From July 28, 2008 Democracy Now!:
Remarks by journalist Ryan Lizza
RYAN LIZZA: Look, you have to remember, Obama was from Hyde Park. It’s one the most liberal State Senate districts in Illinois. He could have been as left-wing, as liberal as he wanted. But he wasn’t. He was always—and, you know, there are various reasons he wasn’t. I think genuinely he’s—he was a little to the right of some of his constituents. But I also believe that he had his eye on higher office, and he was careful not to be pigeonholed as too far out on the left.
And his speech at the antiwar rally is a good example of that. And just like redistricting, I think you can argue that if he hadn’t opposed the war in Iraq, he would not have been a plausible presidential candidate, because that was the key distinction, of course, with Hillary Clinton. But the speech was not a—what you might call a typical antiwar speech. He started off by talking about wars that he supported: the Civil War—he talked in almost glorious terms about the Civil War and World War II. Now, nobody opposes the Civil War and World War II, so they’re not exactly the riskiest things to support. But he was in front of a pretty, you know, partially pacifist crowd, and it is an antiwar rally, and he was very careful to point out that—where he disagreed with folks in that crowd. In other words, he was trying to push off the left a little bit. He was trying not to be defined as strictly an antiwar candidate.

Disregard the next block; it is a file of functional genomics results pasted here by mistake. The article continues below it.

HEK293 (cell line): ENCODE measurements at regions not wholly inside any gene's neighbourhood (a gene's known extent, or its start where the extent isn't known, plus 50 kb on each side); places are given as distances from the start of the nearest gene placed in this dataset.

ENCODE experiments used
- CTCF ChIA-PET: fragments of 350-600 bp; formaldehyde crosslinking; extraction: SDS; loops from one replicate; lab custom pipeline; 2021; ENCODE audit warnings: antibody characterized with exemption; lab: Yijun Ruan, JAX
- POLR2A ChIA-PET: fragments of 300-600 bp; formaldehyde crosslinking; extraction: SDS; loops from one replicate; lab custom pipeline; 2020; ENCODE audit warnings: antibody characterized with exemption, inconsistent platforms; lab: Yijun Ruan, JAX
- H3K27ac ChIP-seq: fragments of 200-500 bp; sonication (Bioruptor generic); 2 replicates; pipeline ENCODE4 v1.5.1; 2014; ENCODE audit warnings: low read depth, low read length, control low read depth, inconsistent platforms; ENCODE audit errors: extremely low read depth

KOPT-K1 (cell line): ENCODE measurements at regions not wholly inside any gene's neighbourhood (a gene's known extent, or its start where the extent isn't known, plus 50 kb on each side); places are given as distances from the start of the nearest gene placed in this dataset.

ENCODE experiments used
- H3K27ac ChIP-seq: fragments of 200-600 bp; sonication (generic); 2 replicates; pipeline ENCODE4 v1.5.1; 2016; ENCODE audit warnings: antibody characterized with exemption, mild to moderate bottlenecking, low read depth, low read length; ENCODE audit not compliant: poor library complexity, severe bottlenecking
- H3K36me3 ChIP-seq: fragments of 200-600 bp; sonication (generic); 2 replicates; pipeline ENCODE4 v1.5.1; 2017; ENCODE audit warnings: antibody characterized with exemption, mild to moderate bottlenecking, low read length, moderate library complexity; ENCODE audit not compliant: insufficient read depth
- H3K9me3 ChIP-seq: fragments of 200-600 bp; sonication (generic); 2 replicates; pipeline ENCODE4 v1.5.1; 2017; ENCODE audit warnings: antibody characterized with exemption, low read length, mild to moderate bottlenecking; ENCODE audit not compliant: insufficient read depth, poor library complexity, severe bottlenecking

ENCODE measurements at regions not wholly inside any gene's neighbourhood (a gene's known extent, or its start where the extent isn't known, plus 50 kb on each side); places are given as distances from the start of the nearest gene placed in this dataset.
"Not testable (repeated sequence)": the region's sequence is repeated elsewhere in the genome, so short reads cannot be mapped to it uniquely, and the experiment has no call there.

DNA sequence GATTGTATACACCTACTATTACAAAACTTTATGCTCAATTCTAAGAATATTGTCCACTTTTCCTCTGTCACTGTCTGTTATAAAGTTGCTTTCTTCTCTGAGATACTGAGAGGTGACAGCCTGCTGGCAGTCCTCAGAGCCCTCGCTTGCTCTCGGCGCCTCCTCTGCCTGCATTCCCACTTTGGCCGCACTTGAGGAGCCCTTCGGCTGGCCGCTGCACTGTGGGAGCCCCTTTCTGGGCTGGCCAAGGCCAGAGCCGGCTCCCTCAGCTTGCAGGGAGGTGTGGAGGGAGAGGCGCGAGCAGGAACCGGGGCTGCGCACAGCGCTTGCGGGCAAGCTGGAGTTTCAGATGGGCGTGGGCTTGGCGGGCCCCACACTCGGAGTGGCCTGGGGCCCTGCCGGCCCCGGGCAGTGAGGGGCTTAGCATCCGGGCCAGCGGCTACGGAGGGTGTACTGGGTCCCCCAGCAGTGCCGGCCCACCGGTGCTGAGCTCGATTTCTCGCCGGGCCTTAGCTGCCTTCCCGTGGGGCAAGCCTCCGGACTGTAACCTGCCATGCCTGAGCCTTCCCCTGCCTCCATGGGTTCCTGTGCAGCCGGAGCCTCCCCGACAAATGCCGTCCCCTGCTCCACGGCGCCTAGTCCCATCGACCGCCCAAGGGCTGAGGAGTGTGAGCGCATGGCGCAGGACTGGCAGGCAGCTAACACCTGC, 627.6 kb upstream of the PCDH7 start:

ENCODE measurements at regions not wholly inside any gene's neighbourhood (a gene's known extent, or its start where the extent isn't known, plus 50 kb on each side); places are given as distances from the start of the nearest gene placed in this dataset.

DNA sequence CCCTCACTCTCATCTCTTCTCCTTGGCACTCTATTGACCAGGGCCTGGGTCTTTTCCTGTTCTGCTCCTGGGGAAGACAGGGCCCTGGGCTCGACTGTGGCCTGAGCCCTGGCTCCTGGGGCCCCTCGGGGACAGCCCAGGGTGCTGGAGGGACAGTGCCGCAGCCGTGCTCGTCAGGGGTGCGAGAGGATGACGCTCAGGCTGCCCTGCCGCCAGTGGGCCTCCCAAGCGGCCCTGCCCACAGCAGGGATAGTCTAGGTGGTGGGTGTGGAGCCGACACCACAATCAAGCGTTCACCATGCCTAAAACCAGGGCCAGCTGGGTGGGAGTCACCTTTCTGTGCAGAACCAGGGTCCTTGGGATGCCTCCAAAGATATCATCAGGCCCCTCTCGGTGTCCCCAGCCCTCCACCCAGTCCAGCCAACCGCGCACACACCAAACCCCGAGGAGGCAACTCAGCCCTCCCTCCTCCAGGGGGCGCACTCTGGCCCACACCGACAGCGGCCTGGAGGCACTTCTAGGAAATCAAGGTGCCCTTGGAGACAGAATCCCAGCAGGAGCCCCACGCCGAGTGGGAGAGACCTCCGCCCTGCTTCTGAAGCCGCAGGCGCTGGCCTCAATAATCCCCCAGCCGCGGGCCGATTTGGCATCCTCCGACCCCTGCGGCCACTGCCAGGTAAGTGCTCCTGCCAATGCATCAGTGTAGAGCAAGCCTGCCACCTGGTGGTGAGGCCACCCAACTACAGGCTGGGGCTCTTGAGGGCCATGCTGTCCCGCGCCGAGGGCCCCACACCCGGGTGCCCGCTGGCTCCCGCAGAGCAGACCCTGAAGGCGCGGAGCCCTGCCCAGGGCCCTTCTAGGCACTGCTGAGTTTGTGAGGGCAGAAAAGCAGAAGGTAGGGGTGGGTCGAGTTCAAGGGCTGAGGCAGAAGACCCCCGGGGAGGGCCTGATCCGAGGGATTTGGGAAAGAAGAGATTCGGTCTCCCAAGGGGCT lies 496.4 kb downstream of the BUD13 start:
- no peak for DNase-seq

At the same time, he made a—if you read it today, it still stands up very well. He made a very powerful case against the Iraq war at a time when a lot of Democrats weren’t doing that. But there were certainly some politics in mind. And if you talk to some of the people who were in that audience that day, one of the common things you hear is, “Wow, this guy is not just talking to us, he’s talking to either some statewide or national crowd. This speech seems pointed for the—seems more like for the history books than just for us here at this antiwar rally.” And this comes up throughout Obama’s political history. He often had his eye on the next rung of the ladder, if you know what I mean.
Also, balanced, interesting, and challenging comments from Cornel West on DN! here.
AMY GOODMAN: Who else would you like to see in President Obama’s cabinet?
CORNEL WEST: In terms of various other positions?
AMY GOODMAN: Sure.
CORNEL WEST: God, that’s a good question. I mean, I haven’t really thought about it. I just want to see some progressives. I just want to see some folk who are willing to take a stand for working people, take a stand for poor people, willing to talk about poverty. I mentioned some of economists themselves—
AMY GOODMAN: Right.
CORNEL WEST: —the Kuttners and the others, but I don’t have a—
AMY GOODMAN: How about your colleague at Princeton University, Paul Krugman?
CORNEL WEST: Oh, Paul Krugman. Oh, my god. Yes, indeed, indeed. Paul is probably even a little bit too progressive and prophetic. He probably needs to stay outside, like myself, and be Socratic and prophetic and just tell the truth to the people in power. But he’s my very dear brother and comrade, and of course I salute his Nobel Prize. It’s rare that you see a progressive economist receiving a Nobel Prize in that way.